The Draft Bill has been released by Treasury during a period of enhanced scrutiny into the corporate and financial systems in Australia. In releasing the Draft Bill the Treasurer, Josh Frydenberg, stated that the changes are intended to bring Australia “in[to] closer alignment with leading international jurisdictions”.
The proposed changes stem from recommendations made by the ASIC Enforcement Review Taskforce which made over 50 recommendations with the Draft Bill encapsulating the majority, but not all, of the recommendations made. Amongst the key changes, the Draft Bill intends to:
- introduce longer maximum imprisonment penalties;
- introduce a formula to calculate financial penalties;
- increase some financial penalties;
- update civil penalties to increase their reach and maximum fines amount;
- expand the infringement notice regime;
- introduce a new dishonesty test for all Corporations Act 2001 (Cth) (Corporations Act) offences;
- introduce relinquishment as a remedy in civil proceedings which aims to prevent the unjust enrichment of those who contravene the Corporations Act through removing the financial benefits that they have received from any wrongdoing;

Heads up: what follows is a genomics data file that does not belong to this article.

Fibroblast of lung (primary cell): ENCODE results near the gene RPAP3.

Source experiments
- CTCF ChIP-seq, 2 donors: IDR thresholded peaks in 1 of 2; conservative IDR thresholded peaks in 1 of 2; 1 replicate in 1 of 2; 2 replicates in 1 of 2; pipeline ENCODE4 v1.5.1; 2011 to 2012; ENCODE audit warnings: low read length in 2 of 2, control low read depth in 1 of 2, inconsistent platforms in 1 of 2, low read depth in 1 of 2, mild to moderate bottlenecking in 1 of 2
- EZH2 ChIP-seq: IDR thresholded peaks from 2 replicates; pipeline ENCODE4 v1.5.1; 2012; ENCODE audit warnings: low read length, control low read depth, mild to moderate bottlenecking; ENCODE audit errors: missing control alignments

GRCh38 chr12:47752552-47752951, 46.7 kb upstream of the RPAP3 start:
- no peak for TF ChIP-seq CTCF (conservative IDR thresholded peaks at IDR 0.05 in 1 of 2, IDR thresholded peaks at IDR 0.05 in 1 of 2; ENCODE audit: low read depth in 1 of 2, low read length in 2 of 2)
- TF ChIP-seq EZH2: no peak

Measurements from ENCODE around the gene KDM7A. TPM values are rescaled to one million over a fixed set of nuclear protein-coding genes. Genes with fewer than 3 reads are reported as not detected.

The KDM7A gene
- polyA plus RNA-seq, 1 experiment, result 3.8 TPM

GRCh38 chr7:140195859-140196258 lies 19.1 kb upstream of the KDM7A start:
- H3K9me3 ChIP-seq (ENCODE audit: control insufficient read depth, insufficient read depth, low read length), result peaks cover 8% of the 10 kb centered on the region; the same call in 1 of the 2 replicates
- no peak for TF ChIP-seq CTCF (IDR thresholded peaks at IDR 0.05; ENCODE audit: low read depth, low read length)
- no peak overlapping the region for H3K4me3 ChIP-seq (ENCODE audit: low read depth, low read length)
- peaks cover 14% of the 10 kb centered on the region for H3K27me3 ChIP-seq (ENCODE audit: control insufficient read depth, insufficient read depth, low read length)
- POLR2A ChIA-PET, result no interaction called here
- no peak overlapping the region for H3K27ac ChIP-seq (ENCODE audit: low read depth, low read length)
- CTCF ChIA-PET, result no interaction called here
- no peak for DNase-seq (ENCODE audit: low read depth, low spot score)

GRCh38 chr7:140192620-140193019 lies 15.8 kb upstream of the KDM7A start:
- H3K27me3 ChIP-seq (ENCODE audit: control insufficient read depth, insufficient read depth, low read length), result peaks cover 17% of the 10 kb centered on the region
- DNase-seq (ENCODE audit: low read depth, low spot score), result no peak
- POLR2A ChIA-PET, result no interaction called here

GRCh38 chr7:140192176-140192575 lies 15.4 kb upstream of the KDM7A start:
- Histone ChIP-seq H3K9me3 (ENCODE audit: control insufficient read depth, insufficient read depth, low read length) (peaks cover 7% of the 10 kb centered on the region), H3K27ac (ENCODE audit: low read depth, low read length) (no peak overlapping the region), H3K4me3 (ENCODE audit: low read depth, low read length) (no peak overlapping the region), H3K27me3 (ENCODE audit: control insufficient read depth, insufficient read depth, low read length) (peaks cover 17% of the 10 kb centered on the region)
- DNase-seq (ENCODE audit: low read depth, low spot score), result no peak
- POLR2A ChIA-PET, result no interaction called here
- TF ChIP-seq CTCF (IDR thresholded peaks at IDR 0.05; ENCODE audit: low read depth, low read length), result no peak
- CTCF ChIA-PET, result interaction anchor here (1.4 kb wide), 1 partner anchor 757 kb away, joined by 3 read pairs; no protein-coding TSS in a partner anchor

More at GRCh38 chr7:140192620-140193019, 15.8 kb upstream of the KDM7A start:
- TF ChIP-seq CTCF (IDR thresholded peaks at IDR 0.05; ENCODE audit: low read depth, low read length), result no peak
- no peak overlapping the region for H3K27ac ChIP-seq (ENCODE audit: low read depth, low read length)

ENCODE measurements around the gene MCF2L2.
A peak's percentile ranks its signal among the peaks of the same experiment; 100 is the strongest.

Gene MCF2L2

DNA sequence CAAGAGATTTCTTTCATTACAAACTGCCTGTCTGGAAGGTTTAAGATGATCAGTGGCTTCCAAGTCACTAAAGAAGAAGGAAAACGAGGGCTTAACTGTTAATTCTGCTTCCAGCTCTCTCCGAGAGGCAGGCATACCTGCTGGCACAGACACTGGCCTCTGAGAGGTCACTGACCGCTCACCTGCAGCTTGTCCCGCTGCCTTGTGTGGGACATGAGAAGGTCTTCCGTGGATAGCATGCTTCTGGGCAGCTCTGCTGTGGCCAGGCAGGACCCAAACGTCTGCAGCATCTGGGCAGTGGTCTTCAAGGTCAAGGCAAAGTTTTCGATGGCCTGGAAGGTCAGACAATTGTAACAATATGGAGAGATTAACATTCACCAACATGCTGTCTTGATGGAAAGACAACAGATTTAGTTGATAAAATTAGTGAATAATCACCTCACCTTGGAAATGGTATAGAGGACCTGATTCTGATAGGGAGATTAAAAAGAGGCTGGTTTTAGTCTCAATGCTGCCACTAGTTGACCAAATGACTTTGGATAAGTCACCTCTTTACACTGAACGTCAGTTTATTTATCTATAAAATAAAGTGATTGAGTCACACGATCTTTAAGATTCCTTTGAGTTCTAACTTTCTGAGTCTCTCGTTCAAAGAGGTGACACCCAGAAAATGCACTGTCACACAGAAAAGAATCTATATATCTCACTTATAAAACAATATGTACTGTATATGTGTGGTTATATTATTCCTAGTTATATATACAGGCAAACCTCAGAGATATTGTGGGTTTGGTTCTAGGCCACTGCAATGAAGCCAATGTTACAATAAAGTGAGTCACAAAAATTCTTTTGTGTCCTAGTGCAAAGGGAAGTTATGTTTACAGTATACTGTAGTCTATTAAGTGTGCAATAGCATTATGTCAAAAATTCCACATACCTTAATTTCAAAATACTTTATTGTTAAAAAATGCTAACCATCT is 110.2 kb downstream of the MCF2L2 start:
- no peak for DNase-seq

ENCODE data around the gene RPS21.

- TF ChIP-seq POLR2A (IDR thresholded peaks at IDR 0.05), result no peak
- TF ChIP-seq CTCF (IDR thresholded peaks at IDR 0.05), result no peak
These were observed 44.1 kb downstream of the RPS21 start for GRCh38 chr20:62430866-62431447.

- give priority to the compensation of victims over the payment of financial penalties to regulators; and
- clarify that reckless or intentionally dishonest actions by officers still constitute an offence where there is a positive outcome for a corporation from this contravention.
These proposals will mean significant increases to the monetary and imprisonment penalties for individuals and corporations in the financial sector. Additionally ASIC can seek to prosecute through the infringement notice procedure for a wider range of offences, which will be an easier path for them to take than via a contested prosecution.
Adequate and effective systems will be of paramount importance to financial sector businesses to provide some protection against the risk of non-compliance. However, for the wide range of strict and absolute liability offences, these systems will not reduce the penalty consequences for contraventions.
Given recent developments in the Royal Commission into Misconduct in the Banking, Superannuation and Financial Services Industry, and ASIC's own taskforce findings, there is heightened community concern around the failings in the financial sector. Increased scrutiny in the financial sector by ASIC, where it can be expected to act with greater rigour, may see more prosecutions rather than enforceable undertakings or no action positions.
ASIC will be able to utilise the changes contained in the Draft Bill to push for more prosecutions, and to pursue increased penalties.
Treasury consultation is open for submissions on the Draft Bill which are due by 23 October 2018.